High Level Apprenticeships

There have always been employers who like to recruit bright school leavers at 18 or 19 who have done well in their A levels or Diploma and put them through their own in-house training programme. The picture has become a bit more complex with some companies deciding to opt instead for the government supported higher apprenticeship which leads to vocational qualifications at levels 4 and 5. An even more recent development is that work is now under way to develop new degree apprenticeships which will allow trainees to gain a degree while working and completely sidestep the problem of student debt.


Well ~ is it a good idea or not?!

Would you believe it – the answer is “yes” and “no”!

Some of the young people who currently choose to enter higher education would have better career prospects if they were to undertake a school leaver programme or apprenticeship.

The much increased numbers of graduates joining the labour market each year means that there are more applicants for each high-skill vacancy and therefore a greater risk of failing to find suitable employment.  Obviously, this is a generalised statement.  The jobs and graduates are not spread evenly around the country and this will make for variations in this competitive pressure.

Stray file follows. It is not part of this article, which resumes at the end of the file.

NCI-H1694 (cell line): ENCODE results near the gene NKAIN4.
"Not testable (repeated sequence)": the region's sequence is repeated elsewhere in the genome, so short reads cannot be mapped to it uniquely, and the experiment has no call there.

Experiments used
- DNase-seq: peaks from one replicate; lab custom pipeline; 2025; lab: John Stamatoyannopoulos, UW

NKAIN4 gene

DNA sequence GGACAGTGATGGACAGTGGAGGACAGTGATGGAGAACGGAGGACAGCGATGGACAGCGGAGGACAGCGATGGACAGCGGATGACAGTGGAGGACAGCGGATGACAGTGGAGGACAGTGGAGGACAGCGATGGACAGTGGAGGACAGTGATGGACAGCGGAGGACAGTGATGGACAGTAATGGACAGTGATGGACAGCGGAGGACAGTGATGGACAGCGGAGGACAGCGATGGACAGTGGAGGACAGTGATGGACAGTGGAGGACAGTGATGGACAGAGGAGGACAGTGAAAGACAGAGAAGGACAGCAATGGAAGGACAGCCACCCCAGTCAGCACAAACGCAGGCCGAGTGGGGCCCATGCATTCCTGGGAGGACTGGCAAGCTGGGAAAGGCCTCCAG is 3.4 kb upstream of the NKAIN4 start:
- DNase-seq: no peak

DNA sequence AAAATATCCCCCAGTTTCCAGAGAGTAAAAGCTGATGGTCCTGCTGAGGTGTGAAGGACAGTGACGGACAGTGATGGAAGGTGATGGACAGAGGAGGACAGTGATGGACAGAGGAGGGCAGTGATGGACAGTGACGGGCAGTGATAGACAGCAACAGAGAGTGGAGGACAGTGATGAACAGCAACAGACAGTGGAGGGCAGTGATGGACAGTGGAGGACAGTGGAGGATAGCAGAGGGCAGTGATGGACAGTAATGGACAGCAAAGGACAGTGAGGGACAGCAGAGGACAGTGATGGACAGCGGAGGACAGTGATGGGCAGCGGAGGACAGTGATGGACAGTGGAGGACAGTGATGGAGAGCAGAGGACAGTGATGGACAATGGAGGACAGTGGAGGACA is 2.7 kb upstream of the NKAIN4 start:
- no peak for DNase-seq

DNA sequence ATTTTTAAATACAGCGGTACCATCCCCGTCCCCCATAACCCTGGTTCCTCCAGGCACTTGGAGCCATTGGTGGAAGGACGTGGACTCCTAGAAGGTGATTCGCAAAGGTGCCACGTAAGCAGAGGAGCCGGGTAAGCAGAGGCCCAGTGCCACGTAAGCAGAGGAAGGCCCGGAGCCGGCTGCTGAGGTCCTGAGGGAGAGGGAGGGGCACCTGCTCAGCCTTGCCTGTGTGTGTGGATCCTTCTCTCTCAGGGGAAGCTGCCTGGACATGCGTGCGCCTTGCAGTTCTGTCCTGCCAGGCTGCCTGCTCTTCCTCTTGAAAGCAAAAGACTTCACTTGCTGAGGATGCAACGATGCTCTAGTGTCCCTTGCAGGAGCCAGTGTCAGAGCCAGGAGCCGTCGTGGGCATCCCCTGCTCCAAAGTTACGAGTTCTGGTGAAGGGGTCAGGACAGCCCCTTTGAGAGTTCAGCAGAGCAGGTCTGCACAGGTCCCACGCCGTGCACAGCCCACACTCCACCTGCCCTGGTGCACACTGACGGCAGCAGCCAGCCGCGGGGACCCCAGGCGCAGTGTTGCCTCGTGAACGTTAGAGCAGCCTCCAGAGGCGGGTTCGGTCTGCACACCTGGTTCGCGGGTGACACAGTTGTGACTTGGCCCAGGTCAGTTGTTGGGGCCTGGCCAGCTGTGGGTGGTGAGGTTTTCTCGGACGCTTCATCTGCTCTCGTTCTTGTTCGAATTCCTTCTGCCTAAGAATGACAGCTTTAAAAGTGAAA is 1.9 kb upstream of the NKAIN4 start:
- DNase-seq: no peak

Then there is the issue of the often mentioned mismatch between the vocational courses students choose at university and the need for new recruits in particular industries and occupations.  Students who are keen to increase their chances of finding good employment might decide to choose from degree courses relevant to shortage occupations.  This highly instrumental approach can be viewed as using their student loan money to “purchase” an entry ticket to a secure, well paid job.  Scientific, engineering and maths related courses fall into this category as do many IT courses.